Panama Papers drama: Iceland's prime minister says he's not quitting after all

Gunnlaugsson was reportedly resigning over his alleged shell company, but now says he's just taking time off

By Antoaneta Roussi
Published April 6, 2016 8:40PM (UTC)
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FILE - This is a Wednesday June 19, 2013 file photo Iceland's Prime Minister Sigmundur David Gunnlaugsson speaks during a press conference in Stockholm. The release of a trove of documents on offshore financial dealings of wealthy, famous and powerful people is raising questions over the use of such tactics to avoid taxes and financial oversight. Reports by a media coalition on an investigation with the International Consortium of Investigative Journalists brought to light details of offshore assets and services of politicians, businesses and celebrities, based on 11.5 million records. Sigmundur David Gunnlaugsson has been named in the documents about offshore financial dealings, (Bertil Enevag Ericson, TT, File via AP ) SWEDEN OUT (AP)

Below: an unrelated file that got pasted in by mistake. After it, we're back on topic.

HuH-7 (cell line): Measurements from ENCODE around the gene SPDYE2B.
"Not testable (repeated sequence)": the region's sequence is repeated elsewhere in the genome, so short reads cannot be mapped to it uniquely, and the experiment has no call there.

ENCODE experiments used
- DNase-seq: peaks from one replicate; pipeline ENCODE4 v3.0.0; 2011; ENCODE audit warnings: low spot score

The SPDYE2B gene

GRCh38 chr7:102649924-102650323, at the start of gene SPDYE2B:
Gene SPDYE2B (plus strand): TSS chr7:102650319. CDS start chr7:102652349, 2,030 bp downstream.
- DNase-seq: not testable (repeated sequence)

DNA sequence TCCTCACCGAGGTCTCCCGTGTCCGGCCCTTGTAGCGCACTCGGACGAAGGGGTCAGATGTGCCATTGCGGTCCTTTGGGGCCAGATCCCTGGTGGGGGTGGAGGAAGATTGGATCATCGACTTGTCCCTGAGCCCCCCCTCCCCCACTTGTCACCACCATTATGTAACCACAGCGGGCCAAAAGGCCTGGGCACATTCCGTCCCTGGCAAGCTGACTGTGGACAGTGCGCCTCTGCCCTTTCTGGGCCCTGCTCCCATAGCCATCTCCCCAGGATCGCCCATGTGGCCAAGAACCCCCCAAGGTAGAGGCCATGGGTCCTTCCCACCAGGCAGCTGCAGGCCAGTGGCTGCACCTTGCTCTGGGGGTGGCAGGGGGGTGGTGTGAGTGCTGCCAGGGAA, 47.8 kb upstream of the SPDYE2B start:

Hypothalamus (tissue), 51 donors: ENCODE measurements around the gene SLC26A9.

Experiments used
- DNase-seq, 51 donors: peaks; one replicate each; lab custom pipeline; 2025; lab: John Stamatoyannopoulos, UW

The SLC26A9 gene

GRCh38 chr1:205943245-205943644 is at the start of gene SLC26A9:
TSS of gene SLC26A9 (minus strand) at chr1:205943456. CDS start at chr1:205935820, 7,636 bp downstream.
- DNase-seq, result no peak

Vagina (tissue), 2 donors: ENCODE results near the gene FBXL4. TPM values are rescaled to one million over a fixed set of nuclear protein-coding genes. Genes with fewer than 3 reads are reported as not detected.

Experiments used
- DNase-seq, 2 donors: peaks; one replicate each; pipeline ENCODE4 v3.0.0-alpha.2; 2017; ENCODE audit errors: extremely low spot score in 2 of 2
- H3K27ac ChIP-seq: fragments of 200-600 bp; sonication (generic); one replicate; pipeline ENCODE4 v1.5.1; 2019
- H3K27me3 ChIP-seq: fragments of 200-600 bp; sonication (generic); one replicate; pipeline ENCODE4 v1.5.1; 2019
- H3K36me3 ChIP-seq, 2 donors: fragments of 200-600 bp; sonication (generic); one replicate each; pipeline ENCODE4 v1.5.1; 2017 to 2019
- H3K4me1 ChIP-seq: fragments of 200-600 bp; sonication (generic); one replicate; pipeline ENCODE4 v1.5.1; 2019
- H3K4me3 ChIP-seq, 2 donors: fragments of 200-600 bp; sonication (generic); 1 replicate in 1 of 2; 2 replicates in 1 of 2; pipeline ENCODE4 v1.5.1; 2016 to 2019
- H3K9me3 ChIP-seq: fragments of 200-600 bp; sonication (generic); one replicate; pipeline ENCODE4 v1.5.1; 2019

Iceland's prime minister Sigmundur Gunnlaugsson has apparently changed his mind about resigning. In the wake of the Panama Papers leak, the prime minister first said he would step down, but in a press release later clarified he would just be taking some time off.

Gunnlaugsson's office issued a statement saying that the prime minister is stepping aside "for an unspecified amount of time."


"The Prime Minister has not resigned and will continue to serve as Chairman of the Progressive Party," the release said.

State media alluded that Minister of Fisheries and Agriculture, Sigurdur Ingi Johansson, would take over for Gunnlaugsson on Tuesday, after protesters swarmed the nation's Parliament on Monday demanding an early general election.

On Tuesday, Gunnlaugsson flatly denied he was guilty of any shady business.


The enormous leak of documents from Panamanian law firm, Mossack Fonseca, revealed the prime minister and his wife, Anna Sigurlaug Palsdottir, had set up a shell company in 2007 named Wintris Inc. After the 2008 financial crash that crippled Iceland, the company claimed around $4.2 million from three Icelandic banks. Gunnlaugsson is accused of a conflict of interest after reaching a deal for the banks’ claimants.

Antoaneta Roussi

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Government Resignation Iceland Panama Papers Prime Minister Resignation